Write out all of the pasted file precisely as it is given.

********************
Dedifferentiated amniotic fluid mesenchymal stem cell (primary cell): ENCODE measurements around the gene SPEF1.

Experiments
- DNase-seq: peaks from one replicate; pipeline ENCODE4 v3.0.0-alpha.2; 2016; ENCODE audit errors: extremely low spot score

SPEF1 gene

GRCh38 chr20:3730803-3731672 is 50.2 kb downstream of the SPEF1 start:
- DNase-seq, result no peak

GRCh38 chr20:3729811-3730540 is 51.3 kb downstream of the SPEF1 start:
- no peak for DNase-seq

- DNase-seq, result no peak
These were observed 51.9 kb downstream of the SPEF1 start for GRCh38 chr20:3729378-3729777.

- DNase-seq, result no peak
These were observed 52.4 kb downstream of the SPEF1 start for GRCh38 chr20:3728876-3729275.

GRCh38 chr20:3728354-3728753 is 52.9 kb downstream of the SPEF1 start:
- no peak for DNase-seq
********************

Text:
Dedifferentiated amniotic fluid mesenchymal stem cell (primary cell): ENCODE measurements around the gene SPEF1.

Experiments
- DNase-seq: peaks from one replicate; pipeline ENCODE4 v3.0.0-alpha.2; 2016; ENCODE audit errors: extremely low spot score

SPEF1 gene

GRCh38 chr20:3730803-3731672 is 50.2 kb downstream of the SPEF1 start:
- DNase-seq, result no peak

GRCh38 chr20:3729811-3730540 is 51.3 kb downstream of the SPEF1 start:
- no peak for DNase-seq

- DNase-seq, result no peak
These were observed 51.9 kb downstream of the SPEF1 start for GRCh38 chr20:3729378-3729777.

- DNase-seq, result no peak
These were observed 52.4 kb downstream of the SPEF1 start for GRCh38 chr20:3728876-3729275.

GRCh38 chr20:3728354-3728753 is 52.9 kb downstream of the SPEF1 start:
- no peak for DNase-seq